Learning in great video games
As Linderoth pointed it, video games may be designed to minimize the risk of players giving up because they failed. A game which is too easy would also be boring; a balance between boredom and anxiety has to be found to reach "optimal experience" (Csíkszentmihályi, 1991).
In my PhD research, I study how learning works in "great video games." Great games should take "one minute to learn and a lifetime to master" (Kunkel, 2003). This particular learning is what makes great games great. If a game is able to maintain this balance between boredom and anxiety, then it remains interesting for a long period of time even though the player improves her or his skill level. Linderoth (2010, p 2) defines learning "in ecological approach [as] becoming attuned to perceiving and being able to utilize specific sets of affordances that belong in specific practices." An affordance of learning would be a possibility of action offered by a game to a player which results in a modification of the player's abilities to perceive or use this game's affordances. These abilities may be physical as well as mental. Learning would be an action improving the player's ability to perform actions. Thus, great games have properties allowing this type of learning.
These great games are not necessarily Massively Multiplayer Online Role Playing Games, in which there are far too many possible things to do. Great games may be arcade games you can finish within one hour. These games have to fit the definition of great games because of the context in which they are meant to be played. Originally players had to pay every game they played. In order to earn as much money as possible, an arcade game has to be easy to understand so that the player may quickly have fun but also hard to master so that the player keeps playing (and paying).
Shoot'em-up games are a very good example of arcade game. Once the player has understood how to move and fire, she or he can play them, but the games remain difficult. "MON" is a Japanese supergamer on shoot'em-up games. More precisely, he plays danmaku games. The Japanese word danmaku literally means "bullet curtain" ("bullet hell" in English) and it refers to a shoot'em-up game in which the screen is practically covered with enemy bullets. MON estimates that in order to finish one of the most difficult mode of DoDonPachi Daioujou (Cave, 2003), called "Death Label" mode, a complete beginner would have to play 4 hours a day... for ten years (Kemp, 2011, p 166).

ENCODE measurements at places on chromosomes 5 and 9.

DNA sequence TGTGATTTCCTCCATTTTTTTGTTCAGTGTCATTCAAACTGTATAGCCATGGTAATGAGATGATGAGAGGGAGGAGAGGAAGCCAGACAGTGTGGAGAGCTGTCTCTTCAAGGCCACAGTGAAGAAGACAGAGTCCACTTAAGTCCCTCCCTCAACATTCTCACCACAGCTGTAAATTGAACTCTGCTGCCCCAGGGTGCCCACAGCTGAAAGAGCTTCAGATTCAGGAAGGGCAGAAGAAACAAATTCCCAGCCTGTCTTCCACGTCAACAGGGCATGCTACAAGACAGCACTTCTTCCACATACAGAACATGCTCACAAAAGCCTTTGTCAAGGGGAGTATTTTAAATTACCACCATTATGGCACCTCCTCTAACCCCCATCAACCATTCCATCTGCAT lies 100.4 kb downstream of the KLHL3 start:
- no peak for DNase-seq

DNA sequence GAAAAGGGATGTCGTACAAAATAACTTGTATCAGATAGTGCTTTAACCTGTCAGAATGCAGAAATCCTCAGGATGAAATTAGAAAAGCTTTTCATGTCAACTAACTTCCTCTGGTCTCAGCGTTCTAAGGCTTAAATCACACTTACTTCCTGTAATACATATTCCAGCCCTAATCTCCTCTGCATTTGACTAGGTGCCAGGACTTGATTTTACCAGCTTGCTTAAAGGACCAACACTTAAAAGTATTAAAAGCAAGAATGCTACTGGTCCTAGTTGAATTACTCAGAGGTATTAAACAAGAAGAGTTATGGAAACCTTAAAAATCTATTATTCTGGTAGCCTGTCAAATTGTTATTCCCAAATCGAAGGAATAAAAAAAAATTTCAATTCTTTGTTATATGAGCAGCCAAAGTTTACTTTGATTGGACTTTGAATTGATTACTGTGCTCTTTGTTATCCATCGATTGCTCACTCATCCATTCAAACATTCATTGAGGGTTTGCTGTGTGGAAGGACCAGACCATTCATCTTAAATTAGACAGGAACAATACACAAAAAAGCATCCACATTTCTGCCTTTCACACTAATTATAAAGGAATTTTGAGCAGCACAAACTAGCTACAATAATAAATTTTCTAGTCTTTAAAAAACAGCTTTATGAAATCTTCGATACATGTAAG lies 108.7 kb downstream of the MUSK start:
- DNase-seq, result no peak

However, as difficult as it may be, finishing an arcade game does not necessarily mean having mastered it. The danmaku called Ikaruga (Treasure, 2001) was first an arcade game; on the Gamecube version (Ikaruga, Treasure, 2003), the player is given a new credit for every hour of play. Every credit increases her or his chances to finish the game, after seven hours of play the "infinite credits" mode is unlocked. As every level is timed, it is not necessary to achieve something to get to the level after. If the player does not defeat the boss before the time is up, he just goes away and the next level begins. No matter how bad you are, you just have play long enough in order to finish the game, but there is a quantum leap between finishing it and having a decent high score. The score is reset to zero every time a credit is used, so it is necessary to finish the game with one credit before even thinking about getting a high score. Michael Molinari (2009) reviewed 83,279 high scores of Xbox Live Ikaruga players: